In this 2014 story, a CHRHS teen, who suffered a devastating ski injury, got rescued by Life Flight. And the Barbara Bush Children’s Hospital saved her life. To pay it forward, she convinced her school’s Interact Club to give back to the children at the hospital for the Christmas holidays.

Here’s how to give back to Life Flight Network Foundation and Barbara Bush Children’s Hospital


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Finished pieces by “Knit Happens” for Maine athletes was black, purple and gray in 2018. Photo by Kay Stephens

“Knit Happens” and Maine Special Olympics

In 2017, I met a bunch of wonderful women at the Thomaston Public Library. They were part of an informal knitting group called “Knit Happens,” who met once a week to provide warm, snazzy hats and mittens for Maine athletes of the Special Olympics Maine State Winter Games.

Here’s how to knit for Maine athletes or donate to Maine Special Olympics 2020


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One the 18 kittens which was rescued from an abandoned barn in Liberty in 2016. It was recovering from upper respiratory infection and recuperating in a closed off room at P.A.W.S. with other kittens. (Photo by Kay Stephens)

Show Some Love For The Animals

Winter time is not the best time for lost or abandoned pets. In the fall of 2016, P.A.W.S. Animal Adoption Center got walloped with 20-30 sick barn cats. That same year, Pope Memorial Humane Society rescued Saint, a cat with zero time on the clock. And this one got me in the feels: a story on Peace Ridge Sanctuary, an organization that has rescued thousands of abused, exploited and severely neglected farm animals with the only purpose to give them safety and sanctuary for the rest of their lives.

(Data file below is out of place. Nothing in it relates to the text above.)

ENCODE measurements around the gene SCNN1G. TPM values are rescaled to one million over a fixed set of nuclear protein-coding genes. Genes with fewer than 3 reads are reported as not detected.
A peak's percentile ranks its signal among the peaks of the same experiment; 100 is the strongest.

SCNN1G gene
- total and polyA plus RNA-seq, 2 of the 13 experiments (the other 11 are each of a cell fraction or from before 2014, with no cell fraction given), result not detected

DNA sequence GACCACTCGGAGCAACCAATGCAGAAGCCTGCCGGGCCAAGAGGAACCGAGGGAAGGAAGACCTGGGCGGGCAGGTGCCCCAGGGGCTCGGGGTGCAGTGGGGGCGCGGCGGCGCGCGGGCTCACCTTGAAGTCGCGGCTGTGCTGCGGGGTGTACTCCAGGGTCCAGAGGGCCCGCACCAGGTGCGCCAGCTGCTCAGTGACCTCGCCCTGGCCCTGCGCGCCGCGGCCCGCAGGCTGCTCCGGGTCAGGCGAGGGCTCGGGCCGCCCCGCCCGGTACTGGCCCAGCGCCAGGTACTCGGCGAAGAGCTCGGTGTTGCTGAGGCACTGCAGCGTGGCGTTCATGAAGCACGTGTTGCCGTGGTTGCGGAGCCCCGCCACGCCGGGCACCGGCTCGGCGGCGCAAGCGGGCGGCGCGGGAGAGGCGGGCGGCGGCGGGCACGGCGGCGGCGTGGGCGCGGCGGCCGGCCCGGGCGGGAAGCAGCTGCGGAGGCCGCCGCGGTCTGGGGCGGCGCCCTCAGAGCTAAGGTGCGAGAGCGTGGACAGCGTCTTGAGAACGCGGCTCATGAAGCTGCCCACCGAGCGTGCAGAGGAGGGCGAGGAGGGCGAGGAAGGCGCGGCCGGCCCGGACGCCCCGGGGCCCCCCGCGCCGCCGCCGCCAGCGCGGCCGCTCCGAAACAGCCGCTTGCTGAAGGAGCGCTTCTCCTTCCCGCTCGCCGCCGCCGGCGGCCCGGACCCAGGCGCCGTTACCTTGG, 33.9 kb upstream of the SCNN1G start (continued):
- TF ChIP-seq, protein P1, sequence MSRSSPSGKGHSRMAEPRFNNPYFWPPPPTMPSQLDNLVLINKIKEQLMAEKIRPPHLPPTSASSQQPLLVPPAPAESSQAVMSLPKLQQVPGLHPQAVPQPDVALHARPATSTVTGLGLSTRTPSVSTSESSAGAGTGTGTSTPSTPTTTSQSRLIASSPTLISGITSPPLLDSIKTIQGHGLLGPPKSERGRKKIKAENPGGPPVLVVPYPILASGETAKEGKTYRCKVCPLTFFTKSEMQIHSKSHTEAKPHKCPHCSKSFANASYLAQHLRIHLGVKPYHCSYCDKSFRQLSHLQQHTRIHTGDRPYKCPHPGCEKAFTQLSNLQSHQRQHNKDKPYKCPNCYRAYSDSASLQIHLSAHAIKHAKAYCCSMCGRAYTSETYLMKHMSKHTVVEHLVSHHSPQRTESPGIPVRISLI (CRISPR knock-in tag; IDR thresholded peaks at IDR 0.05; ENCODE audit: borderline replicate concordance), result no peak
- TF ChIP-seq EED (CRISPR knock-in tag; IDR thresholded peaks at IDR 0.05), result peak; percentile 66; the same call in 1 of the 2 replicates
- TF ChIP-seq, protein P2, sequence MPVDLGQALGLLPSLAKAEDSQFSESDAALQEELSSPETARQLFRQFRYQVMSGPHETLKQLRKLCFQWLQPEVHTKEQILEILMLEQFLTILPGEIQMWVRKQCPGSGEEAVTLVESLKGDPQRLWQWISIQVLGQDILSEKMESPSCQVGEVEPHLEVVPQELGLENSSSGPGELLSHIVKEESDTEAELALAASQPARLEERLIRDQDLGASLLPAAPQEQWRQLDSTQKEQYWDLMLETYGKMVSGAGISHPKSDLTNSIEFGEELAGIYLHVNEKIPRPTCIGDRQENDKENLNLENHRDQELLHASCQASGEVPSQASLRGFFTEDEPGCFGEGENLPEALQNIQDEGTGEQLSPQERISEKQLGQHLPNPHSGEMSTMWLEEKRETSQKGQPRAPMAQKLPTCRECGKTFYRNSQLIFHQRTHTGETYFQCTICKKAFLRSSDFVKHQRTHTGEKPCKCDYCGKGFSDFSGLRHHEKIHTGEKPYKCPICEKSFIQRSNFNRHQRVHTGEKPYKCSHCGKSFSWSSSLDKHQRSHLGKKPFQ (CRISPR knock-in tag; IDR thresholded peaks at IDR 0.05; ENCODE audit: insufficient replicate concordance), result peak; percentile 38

Here’s how to donate, volunteer and support P.A.W.S., Pope Memorial Human Society and Peace Ridge Sanctuary.


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Perley Martin, Director of School Nutrition for RSU 71, along with Vicki MacArthur, and Stacie Hustus making sure the kids had a proper lunch every day. (Photos by Kay Stephens)

Kids, Kids, Kids

There are so many kids in our communities who are hungry, don’t have money for lunch, don’t have proper winter clothes and struggle. I’ve done a bunch of stories over the years about the extraordinary generosity of everyday people including Perley Martin, Director of School Nutrition for RSU 71, the man responsible for making sure none of the children in the summer school program went hungry. Or Jen Wenz, a crusader for lifting up kids who were denied school lunches because they had no money. Or how Waldo Community Action Partners makes sure every year kids have backpacks, teen girls have prom dresses and families have food. Then there’s Waldo County Technical School. The principal and staff treat their students like family with food and clothing programs. And Out Maine ensures that LGBTQ youth in the Midcoast have the kind of support they need to thrive, as evidenced by their recent eye-opening artistic retreat at Haystack Mountain School of Crafts.